Webb–Kenyon Act

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The Webb–Kenyon Act was a 1913 law of the United States that regulated the interstate transport of alcoholic beverages. It was meant to provide federal support for the prohibition efforts of individual states in the face of charges that state regulation of alcohol usurped the federal government's exclusive constitutional right to regulate interstate commerce.

Text[edit]

The statute reads:[1]

The shipment or transportation, in any manner or by any means whatsoever of any spirituous, vinous, malted, fermented, or other intoxicating liquor of any kind from one State, Territory, or District of the United States, or place noncontiguous to, but subject to the jurisdiction thereof, into any other State, Territory, or District of the United States, or place noncontiguous to, but subject to the jurisdiction thereof, which said spirituous, vinous, malted, fermented, or other intoxicating liquor is intended by any person interested therein, to be received, possessed, sold, or in any manner used, either in the original package, or otherwise, in violation of any law of such State, Territory, or District of the United States, or place noncontiguous to, but subject to the jurisdiction thereof, is hereby prohibited.

Enactment[edit]

The law was named for its principal sponsors, Democratic Rep. Edwin Y. Webb of North Carolina and Republican Sen. William S. Kenyon of Iowa. Congress passed the legislation and sent it to the President on February 18, 1913. Ten days later, on February 28, 1913, President William Howard Taft, in the closing days of his administration, vetoed the law on constitutional grounds, believing that it delegated to the individual states the federal government's exclusive right to regulate interstate commerce. He submitted with his veto an opinion by Attorney General George W. Wickersham. The Senate overrode his veto the same day by a vote of 63 to 21,[2] and the House of Representatives did so by a vote of 246 to 85 on March 1, 1913.[1]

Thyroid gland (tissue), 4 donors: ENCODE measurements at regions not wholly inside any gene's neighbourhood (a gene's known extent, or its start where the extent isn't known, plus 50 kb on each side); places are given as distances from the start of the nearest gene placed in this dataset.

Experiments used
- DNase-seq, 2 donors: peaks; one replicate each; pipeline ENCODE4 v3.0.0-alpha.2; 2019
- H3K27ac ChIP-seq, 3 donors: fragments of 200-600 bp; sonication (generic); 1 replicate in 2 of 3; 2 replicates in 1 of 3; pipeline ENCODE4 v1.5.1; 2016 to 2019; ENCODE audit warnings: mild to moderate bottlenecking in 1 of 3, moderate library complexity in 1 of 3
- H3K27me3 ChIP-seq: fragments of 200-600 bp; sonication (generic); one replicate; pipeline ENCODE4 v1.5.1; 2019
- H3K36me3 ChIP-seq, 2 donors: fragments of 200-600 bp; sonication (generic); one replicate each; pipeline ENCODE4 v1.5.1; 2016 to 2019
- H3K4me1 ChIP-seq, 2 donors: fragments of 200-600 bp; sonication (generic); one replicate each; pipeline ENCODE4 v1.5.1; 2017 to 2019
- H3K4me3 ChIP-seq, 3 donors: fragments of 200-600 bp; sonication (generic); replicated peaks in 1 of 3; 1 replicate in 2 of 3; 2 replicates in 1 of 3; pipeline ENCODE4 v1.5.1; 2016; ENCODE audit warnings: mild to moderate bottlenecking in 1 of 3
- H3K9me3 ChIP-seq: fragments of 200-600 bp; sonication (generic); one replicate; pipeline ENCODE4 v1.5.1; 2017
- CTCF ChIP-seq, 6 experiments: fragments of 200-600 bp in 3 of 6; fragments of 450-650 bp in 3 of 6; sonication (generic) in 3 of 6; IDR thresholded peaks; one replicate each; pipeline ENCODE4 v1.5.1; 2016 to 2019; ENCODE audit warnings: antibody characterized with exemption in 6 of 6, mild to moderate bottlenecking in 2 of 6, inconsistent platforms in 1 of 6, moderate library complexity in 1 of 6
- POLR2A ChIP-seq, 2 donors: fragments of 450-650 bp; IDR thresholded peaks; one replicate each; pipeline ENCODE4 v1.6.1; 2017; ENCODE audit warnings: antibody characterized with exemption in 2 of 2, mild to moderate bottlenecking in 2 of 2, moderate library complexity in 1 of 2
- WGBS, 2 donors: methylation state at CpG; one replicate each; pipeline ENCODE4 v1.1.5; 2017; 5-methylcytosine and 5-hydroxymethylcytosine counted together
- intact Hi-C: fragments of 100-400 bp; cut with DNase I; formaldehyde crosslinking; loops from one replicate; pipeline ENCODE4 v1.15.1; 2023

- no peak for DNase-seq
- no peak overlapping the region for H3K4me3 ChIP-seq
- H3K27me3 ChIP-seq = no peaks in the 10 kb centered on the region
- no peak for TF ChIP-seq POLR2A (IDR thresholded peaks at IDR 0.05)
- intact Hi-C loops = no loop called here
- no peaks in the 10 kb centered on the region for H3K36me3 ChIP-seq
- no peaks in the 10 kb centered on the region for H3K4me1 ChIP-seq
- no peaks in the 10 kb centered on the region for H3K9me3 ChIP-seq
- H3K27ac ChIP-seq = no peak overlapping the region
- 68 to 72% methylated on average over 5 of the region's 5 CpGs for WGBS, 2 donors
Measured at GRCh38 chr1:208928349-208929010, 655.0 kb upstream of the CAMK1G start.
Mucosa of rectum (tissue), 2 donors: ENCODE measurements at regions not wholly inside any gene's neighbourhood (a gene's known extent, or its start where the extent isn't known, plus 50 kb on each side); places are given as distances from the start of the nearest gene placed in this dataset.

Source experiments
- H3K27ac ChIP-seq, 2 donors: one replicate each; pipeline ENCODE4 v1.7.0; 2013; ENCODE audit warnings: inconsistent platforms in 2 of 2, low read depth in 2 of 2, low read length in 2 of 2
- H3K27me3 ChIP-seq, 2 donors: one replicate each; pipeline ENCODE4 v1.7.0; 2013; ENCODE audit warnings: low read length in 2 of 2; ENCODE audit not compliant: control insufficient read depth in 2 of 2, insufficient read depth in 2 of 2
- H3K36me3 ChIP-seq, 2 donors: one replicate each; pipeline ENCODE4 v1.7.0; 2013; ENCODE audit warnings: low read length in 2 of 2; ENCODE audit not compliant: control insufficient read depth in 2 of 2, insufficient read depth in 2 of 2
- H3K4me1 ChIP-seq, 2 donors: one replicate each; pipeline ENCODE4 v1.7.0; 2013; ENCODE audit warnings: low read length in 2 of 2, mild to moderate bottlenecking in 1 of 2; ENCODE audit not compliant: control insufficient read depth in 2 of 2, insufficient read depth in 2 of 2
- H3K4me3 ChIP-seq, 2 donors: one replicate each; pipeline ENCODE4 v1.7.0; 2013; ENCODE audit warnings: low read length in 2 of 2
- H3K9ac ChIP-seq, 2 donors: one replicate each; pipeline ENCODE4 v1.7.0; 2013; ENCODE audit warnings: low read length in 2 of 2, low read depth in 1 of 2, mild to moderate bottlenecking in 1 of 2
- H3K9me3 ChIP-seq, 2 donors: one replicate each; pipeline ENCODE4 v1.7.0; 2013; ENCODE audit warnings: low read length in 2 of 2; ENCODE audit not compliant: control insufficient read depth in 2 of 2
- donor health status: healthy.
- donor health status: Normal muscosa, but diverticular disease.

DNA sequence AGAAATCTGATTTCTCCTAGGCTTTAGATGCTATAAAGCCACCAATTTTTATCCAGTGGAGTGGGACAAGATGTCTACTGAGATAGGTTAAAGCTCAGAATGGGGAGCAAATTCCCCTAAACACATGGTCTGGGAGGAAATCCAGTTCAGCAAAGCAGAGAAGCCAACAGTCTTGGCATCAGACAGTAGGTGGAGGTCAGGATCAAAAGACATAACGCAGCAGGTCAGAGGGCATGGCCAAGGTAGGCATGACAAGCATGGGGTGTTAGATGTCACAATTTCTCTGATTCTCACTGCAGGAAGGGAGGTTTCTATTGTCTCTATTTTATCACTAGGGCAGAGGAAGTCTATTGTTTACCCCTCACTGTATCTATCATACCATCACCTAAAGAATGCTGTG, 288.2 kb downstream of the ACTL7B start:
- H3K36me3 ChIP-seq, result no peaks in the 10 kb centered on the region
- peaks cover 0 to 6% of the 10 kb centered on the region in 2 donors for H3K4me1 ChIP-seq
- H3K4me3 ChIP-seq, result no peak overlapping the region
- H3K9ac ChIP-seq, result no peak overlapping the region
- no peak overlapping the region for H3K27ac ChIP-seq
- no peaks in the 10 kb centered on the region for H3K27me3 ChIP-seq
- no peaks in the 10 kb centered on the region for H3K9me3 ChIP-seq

The law did not simply prohibit the transport of alcoholic beverages into "dry" states, that is, states that banned alcohol. At the time of its passage and for years afterward, states varied greatly in their regulation of alcohol. Few banned alcohol entirely and were "bone-dry." Some allowed liquor to be ordered by mail but limited the amount per month per person or prohibited its receipt by businesses. They differed as well in their definitions of such beverages by alcohol content. The Webb–Kenyon Act established the federal government's endorsement of the right of each state to control the receipt, distribution, and consumption of alcoholic beverages within its jurisdiction.[3]

Its passage, followed shortly by the passage of an income tax, was recognized as a major progressive victory and gave added impetus to the prohibition movement's drive for a constitutional amendment to ban alcohol nationwide.[4]

Constitutionality[edit]